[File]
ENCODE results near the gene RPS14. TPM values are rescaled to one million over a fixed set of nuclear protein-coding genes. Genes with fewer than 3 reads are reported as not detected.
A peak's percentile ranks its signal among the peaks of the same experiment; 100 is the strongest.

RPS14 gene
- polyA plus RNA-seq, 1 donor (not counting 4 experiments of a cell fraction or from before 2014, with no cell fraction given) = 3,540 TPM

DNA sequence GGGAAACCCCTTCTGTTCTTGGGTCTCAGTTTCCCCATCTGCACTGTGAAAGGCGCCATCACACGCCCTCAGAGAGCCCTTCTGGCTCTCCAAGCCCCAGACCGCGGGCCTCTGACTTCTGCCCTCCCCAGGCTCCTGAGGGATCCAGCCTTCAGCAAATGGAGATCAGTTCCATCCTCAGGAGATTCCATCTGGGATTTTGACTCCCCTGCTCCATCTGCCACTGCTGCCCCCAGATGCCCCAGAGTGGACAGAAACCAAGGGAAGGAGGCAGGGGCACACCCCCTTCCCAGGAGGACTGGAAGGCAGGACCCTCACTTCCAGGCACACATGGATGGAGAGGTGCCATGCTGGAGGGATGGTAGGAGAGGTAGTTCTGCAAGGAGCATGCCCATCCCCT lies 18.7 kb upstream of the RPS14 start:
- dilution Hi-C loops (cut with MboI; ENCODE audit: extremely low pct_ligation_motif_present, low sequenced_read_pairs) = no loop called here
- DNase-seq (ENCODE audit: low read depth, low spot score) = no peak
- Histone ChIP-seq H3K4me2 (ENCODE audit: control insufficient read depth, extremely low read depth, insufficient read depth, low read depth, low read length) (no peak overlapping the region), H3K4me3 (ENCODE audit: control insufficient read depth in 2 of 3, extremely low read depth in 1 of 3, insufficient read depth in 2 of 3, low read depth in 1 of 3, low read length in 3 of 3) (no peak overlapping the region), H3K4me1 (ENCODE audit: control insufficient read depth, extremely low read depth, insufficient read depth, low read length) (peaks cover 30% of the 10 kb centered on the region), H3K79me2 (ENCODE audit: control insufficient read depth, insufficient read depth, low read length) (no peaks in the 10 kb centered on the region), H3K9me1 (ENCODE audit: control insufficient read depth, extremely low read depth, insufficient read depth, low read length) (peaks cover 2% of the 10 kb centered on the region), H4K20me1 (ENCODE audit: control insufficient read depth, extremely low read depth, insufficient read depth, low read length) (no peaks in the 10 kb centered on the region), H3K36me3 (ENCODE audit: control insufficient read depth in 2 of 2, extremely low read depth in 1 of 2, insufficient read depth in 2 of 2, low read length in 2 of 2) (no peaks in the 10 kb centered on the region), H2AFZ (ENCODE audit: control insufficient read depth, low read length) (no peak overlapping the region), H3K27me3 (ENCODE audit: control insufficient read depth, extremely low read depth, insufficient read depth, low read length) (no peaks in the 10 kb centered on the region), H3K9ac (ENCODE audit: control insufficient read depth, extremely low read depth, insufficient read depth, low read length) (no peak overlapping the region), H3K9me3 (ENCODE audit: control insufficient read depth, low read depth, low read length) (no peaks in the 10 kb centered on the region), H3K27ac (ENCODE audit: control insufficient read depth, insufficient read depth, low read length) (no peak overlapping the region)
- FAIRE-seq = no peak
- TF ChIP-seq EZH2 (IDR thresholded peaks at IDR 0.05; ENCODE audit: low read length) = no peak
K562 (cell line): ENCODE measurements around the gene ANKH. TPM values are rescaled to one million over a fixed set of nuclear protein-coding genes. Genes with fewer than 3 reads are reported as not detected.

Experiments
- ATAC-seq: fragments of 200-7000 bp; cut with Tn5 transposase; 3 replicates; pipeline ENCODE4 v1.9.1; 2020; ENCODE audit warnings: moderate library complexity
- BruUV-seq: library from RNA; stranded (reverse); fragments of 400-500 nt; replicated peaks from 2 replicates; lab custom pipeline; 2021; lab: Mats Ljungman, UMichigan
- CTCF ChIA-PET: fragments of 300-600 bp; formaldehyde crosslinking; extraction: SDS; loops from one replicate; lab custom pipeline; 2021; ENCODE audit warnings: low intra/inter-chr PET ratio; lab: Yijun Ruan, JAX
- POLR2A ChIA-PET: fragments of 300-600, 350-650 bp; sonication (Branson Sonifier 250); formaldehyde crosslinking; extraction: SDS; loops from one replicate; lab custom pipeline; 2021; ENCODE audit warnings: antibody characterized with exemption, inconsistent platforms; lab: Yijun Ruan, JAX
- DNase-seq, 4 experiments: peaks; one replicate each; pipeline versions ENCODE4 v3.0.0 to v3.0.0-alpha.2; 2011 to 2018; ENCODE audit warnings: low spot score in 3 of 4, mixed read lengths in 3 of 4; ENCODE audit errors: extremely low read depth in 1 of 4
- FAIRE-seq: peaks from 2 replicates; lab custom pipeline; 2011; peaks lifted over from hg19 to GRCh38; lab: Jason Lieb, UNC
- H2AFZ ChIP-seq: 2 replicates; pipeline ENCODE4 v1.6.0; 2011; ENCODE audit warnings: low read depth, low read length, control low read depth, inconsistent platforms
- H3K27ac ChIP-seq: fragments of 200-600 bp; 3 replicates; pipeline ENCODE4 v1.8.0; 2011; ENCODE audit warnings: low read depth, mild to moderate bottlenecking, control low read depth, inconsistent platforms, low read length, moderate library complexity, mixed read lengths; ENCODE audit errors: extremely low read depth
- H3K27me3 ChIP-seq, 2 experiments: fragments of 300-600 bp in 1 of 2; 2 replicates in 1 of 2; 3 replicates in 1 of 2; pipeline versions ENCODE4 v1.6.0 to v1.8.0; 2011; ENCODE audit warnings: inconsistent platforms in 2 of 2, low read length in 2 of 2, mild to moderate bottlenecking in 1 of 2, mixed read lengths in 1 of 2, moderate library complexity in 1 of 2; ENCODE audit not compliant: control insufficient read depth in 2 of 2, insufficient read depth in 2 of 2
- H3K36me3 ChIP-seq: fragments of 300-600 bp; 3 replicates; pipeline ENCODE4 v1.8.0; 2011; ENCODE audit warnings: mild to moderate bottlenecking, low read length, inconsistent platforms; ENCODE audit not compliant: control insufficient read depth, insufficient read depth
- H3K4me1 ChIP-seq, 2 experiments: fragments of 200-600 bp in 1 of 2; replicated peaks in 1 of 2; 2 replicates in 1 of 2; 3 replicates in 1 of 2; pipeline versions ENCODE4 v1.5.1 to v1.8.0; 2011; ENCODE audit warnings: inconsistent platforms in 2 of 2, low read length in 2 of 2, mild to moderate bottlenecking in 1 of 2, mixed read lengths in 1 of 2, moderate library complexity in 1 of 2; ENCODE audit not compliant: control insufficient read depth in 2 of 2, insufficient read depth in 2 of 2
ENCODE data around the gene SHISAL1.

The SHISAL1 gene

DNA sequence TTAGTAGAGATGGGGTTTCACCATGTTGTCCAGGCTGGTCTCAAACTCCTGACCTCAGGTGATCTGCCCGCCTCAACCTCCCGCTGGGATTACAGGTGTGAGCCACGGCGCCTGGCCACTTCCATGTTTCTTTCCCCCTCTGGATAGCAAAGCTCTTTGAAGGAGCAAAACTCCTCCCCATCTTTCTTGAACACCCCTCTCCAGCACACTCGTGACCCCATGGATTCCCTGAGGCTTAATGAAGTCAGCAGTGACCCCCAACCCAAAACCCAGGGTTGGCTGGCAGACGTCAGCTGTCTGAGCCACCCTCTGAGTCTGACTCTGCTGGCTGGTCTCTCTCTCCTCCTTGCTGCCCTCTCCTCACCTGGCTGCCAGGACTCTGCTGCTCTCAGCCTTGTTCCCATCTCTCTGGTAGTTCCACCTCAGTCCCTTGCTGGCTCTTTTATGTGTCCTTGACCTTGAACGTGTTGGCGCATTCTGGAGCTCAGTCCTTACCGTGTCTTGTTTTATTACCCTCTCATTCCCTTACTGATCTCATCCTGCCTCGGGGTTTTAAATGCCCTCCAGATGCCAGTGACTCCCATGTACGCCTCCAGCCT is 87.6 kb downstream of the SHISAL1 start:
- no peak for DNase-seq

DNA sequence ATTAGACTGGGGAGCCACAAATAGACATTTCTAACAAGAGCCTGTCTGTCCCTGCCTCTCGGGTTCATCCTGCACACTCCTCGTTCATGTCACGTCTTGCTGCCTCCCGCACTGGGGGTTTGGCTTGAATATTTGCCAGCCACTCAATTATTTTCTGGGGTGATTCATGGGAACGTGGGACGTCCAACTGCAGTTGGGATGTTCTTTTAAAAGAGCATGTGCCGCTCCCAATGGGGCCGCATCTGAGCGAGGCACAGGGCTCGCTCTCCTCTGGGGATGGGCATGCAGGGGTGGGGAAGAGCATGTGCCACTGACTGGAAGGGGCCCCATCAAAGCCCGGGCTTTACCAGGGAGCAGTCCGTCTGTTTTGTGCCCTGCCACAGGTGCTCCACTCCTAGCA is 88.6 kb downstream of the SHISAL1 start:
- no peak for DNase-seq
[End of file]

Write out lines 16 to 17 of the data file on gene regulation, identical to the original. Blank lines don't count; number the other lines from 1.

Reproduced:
- POLR2A ChIA-PET: fragments of 300-600, 350-650 bp; sonication (Branson Sonifier 250); formaldehyde crosslinking; extraction: SDS; loops from one replicate; lab custom pipeline; 2021; ENCODE audit warnings: antibody characterized with exemption, inconsistent platforms; lab: Yijun Ruan, JAX
- DNase-seq, 4 experiments: peaks; one replicate each; pipeline versions ENCODE4 v3.0.0 to v3.0.0-alpha.2; 2011 to 2018; ENCODE audit warnings: low spot score in 3 of 4, mixed read lengths in 3 of 4; ENCODE audit errors: extremely low read depth in 1 of 4